A few months ago, while emptying out some long-neglected moving boxes, I found an old business card of mine tucked away in a novel. Sure, I felt a twinge of nostalgia for the big box computer store I worked at in the late nineties. But as an avowed ‘digiphile’, I was also struck by the fact that, with ebooks, you rarely find within them these odd ephemera of your past—unless, I suppose, you have the habit of keeping notes into your iPad case.
The sudden confrontation with who you used to be, though, seems even more intense when it comes to marginalia. While some consider it to be a sin, as someone who made the mistake of going to grad school, my books are littered with little fragments of notations, commentary and ideas. Sometimes these scribblings were just reactions, sometimes analysis of a persistent idea—but more often than not, they’d simply be signals for me to think more. “Hey!” the notes would often say “this totally links up to that other idea over there.” Sometimes I would and sometimes I wouldn’t, but it can be a fascinating thing to work your way backwards through what you used to believe.
The annotated book is one of the reasons print lovers have so ardently defended the form. As Sarah Werner, Program Director at Folger Shakespeare Library, recently pointed out, marginalia are a fundamental part of the book. Their use in early modern texts not only refutes the idea that the print book is static, and the ebook fluid, they also are a sign that new forms don’t simply replace old ones. The annotations that became part of print culture were an extension of the manuscripts that came before. The capacity to not only personalize, but extend and complicate a person’s relationship to a work through writing on what is already written is what can make dusty old books so great.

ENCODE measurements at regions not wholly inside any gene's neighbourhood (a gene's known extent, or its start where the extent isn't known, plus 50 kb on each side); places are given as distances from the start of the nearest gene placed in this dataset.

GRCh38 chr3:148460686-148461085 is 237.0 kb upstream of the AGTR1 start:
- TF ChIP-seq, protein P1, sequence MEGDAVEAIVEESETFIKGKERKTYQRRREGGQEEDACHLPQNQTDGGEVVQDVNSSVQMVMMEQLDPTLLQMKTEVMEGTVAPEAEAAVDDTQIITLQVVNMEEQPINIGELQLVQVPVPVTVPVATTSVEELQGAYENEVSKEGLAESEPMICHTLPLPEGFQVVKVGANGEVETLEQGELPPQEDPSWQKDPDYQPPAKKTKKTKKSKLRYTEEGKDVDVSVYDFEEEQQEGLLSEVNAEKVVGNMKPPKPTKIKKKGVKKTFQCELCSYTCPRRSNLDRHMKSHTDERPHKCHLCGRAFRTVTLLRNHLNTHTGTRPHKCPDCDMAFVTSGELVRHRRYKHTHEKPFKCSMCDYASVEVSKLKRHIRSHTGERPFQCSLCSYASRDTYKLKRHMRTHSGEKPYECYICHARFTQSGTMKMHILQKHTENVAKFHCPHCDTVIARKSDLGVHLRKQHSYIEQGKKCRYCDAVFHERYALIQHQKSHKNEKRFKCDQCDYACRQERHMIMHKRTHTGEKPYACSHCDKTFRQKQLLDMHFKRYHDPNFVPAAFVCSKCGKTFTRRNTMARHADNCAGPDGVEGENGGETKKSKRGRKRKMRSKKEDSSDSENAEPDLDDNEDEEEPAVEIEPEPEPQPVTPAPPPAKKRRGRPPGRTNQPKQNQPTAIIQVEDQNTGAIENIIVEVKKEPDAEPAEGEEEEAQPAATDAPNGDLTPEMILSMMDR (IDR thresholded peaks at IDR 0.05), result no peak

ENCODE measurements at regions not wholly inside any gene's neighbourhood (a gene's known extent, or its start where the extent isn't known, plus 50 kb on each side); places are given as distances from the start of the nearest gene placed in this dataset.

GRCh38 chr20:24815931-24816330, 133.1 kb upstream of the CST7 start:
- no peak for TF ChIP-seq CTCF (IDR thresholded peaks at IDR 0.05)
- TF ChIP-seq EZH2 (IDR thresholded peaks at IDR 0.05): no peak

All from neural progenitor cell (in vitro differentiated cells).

All that said, I think there’s something very cool waiting to be unlocked in the ‘margins’ of ebooks. Those notes I used as signposts for my thinking would be so much more useful to me if they were collected somehow, and maybe even organized. Like hyperlinks on web pages, if we could point to other ideas directly from the margins, the connections we could build between books and ideas might be pretty amazing. Maybe even more interesting is the idea of reading the aggregated marginalia of others as you read—though, perhaps on the second time through, so as not to taint the initial experience. Not only would it reshape how we read, it might also intriguingly and fruitfully invert the linear chain of reception we have now: that the book comes first, the reaction second.
It’s true that such possibilities exist now. With certain digital apps, you can read notes left by others, or see what sections they’ve highlighted. But it does feel that right now, it’s underutilized, I’d guess in part because for a lot of people, the book has become a kind of reprieve from the thoughts of many to focus on the thoughts of just two: a reader and an author.
I know some people don’t want what would amount to a literary Twitter feed in the margins of their books. But I do. One of the things that struck me most about Werner’s post on print and manuscripts is the idea of purposefully leaving space for something else to be said—of building into the very notion of the text that it is unfinished and needs readers to complete it. In a sense, what I am waiting for is a world in which the book is always double: always a mixture of both the body and margin. It feels like digital is the perfect place to make that happen, and to make it useful, and it is a phenomenon already part of literary history. For that, and many other reasons, I say bring on the electronic marginalia.
Image of the inside cover of David Foster Wallace’s annotated copy of Don DeLillo’s Players from the Harry Ransom Center, The University of Texas at Austin